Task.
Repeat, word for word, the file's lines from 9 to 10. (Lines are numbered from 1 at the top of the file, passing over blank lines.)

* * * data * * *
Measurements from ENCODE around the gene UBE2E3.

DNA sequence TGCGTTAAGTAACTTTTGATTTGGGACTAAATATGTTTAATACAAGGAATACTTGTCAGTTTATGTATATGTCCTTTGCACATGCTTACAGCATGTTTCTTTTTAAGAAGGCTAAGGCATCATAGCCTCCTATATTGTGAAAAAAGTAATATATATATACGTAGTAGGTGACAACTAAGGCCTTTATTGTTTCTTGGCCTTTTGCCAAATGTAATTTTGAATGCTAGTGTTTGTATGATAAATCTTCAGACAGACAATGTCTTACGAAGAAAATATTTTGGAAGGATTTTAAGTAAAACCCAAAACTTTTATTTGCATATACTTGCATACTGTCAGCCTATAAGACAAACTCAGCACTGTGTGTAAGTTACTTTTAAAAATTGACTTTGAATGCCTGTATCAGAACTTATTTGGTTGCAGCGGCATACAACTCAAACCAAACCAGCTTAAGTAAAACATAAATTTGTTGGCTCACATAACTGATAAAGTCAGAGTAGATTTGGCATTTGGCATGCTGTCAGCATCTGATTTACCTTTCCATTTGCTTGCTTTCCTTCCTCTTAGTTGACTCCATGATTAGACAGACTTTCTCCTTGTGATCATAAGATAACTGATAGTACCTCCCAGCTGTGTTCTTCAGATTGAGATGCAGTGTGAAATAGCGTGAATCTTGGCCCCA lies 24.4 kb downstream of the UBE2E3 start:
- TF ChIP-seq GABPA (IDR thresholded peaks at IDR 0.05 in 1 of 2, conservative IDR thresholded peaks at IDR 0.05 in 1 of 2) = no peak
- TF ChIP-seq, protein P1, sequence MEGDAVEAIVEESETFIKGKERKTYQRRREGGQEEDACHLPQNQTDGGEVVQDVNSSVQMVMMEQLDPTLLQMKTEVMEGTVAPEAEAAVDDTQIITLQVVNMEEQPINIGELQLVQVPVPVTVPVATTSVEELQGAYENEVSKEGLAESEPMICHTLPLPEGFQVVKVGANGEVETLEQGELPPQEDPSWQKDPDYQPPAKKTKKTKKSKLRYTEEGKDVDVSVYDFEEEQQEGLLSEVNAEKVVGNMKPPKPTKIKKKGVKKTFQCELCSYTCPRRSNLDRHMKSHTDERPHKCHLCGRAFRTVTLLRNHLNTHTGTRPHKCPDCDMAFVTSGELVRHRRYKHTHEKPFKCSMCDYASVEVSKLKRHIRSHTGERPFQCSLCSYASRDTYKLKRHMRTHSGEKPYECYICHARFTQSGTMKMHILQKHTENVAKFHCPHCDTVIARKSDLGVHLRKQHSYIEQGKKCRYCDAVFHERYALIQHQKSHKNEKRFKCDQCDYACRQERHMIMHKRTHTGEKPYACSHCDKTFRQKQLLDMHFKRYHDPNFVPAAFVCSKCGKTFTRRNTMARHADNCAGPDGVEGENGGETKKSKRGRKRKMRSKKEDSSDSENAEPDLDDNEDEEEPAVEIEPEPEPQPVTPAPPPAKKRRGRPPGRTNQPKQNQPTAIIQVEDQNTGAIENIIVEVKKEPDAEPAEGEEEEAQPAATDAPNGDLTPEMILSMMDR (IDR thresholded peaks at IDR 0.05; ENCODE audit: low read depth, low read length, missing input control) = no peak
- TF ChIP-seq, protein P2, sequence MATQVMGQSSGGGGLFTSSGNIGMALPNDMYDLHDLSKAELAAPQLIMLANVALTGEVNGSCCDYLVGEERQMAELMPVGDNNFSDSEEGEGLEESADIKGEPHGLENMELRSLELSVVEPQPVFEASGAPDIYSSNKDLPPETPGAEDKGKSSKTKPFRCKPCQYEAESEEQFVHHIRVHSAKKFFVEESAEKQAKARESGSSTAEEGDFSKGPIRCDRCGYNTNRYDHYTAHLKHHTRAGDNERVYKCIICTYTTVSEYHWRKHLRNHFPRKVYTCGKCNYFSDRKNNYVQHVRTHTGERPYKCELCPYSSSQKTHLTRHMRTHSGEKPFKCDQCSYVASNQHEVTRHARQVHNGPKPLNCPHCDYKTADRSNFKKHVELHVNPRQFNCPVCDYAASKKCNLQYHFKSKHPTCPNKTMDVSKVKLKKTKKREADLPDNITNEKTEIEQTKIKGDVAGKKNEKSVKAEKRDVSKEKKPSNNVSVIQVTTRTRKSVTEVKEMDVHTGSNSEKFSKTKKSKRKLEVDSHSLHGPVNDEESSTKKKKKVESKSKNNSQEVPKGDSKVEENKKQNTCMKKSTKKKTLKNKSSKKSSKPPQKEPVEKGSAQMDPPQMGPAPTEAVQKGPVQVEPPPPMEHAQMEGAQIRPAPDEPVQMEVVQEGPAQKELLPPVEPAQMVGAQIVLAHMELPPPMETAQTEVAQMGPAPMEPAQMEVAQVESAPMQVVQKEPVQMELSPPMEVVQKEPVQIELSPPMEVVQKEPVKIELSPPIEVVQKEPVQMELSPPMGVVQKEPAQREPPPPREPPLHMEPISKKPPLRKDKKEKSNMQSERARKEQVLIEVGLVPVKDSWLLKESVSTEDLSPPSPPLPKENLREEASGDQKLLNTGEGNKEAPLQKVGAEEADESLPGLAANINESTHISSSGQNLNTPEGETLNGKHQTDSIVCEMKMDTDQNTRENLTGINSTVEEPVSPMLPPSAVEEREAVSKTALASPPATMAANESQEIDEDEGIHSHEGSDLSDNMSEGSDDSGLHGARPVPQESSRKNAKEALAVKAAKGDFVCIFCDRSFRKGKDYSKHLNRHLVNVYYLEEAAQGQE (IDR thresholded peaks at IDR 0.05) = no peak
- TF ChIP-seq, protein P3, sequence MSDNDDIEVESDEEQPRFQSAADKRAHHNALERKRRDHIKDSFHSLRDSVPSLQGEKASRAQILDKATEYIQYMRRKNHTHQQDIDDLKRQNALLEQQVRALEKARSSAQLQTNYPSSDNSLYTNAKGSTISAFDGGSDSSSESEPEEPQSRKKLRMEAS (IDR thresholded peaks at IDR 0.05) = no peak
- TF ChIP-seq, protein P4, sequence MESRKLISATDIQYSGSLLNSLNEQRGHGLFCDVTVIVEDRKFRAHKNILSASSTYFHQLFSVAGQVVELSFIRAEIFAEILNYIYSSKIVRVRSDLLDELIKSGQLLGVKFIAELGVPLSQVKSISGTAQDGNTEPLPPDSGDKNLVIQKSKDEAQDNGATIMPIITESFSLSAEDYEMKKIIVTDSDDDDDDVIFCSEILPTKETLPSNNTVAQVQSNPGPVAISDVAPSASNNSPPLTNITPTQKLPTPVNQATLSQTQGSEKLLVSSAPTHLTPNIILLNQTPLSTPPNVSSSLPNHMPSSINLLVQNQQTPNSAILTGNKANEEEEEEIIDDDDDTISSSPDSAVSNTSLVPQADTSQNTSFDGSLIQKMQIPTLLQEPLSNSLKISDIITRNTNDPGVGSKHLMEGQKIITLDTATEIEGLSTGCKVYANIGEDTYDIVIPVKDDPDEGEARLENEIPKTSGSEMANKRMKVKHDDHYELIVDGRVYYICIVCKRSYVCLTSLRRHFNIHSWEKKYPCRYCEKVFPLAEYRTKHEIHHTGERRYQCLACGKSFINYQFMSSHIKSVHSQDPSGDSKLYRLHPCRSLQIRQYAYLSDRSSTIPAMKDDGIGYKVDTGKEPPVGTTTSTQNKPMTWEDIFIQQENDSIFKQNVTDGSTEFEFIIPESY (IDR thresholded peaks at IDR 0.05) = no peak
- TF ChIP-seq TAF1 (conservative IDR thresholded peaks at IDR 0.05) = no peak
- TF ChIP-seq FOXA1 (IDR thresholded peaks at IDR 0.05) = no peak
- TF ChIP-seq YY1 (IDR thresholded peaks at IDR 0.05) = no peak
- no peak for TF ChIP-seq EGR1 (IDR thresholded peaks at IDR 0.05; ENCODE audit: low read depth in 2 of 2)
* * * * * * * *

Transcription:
- TF ChIP-seq FOXA1 (IDR thresholded peaks at IDR 0.05) = no peak
- TF ChIP-seq YY1 (IDR thresholded peaks at IDR 0.05) = no peak